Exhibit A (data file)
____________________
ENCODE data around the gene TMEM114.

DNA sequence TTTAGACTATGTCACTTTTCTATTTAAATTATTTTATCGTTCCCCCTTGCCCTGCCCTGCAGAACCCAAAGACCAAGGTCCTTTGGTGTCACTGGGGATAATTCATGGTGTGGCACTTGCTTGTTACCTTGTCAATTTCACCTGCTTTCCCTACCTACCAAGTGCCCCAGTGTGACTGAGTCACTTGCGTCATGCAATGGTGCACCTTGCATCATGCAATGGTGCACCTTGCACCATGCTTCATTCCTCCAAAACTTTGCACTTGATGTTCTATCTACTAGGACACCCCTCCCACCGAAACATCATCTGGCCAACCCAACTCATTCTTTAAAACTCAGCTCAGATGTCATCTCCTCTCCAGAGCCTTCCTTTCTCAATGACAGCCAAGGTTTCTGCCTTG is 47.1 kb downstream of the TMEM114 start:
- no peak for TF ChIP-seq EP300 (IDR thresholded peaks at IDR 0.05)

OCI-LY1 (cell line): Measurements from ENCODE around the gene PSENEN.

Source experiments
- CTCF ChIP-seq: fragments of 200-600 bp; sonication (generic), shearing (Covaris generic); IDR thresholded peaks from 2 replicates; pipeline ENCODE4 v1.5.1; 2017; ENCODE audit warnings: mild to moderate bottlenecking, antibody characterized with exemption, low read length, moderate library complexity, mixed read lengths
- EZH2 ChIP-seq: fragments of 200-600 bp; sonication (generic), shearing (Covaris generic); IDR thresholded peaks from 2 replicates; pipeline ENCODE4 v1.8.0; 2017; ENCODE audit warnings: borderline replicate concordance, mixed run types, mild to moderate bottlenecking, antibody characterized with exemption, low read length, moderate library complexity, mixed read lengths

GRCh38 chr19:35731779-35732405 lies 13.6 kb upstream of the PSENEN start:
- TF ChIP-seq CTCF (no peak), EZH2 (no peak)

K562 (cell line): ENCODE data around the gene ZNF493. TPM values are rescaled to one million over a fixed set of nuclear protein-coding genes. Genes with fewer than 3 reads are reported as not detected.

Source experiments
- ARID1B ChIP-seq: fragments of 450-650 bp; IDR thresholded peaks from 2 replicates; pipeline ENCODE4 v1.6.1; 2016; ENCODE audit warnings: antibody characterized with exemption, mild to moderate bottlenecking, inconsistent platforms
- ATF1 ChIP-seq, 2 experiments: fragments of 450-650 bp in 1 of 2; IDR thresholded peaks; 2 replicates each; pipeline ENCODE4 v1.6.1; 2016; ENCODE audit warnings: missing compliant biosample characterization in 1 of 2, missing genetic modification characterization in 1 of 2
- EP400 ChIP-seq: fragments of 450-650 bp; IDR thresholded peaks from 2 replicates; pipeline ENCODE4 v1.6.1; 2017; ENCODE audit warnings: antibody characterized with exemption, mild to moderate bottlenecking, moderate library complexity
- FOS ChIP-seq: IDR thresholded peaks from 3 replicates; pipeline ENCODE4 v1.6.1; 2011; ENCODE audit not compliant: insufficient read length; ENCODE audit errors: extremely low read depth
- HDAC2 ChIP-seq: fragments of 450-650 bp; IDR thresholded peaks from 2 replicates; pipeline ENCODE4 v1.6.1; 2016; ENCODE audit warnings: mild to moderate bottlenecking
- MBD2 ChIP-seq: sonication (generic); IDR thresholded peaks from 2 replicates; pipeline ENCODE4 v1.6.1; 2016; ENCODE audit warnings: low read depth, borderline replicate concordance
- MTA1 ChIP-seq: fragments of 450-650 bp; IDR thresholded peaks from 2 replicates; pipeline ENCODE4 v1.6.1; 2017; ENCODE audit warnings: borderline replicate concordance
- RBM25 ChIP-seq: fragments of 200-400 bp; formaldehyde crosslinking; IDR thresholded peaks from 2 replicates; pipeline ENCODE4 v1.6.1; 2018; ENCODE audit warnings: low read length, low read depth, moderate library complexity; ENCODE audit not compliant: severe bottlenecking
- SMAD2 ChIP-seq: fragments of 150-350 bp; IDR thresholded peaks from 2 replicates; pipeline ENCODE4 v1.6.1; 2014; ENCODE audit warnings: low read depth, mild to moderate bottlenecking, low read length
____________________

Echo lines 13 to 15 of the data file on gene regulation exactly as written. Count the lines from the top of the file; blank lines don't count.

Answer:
- ATF1 ChIP-seq, 2 experiments: fragments of 450-650 bp in 1 of 2; IDR thresholded peaks; 2 replicates each; pipeline ENCODE4 v1.6.1; 2016; ENCODE audit warnings: missing compliant biosample characterization in 1 of 2, missing genetic modification characterization in 1 of 2
- EP400 ChIP-seq: fragments of 450-650 bp; IDR thresholded peaks from 2 replicates; pipeline ENCODE4 v1.6.1; 2017; ENCODE audit warnings: antibody characterized with exemption, mild to moderate bottlenecking, moderate library complexity
- FOS ChIP-seq: IDR thresholded peaks from 3 replicates; pipeline ENCODE4 v1.6.1; 2011; ENCODE audit not compliant: insufficient read length; ENCODE audit errors: extremely low read depth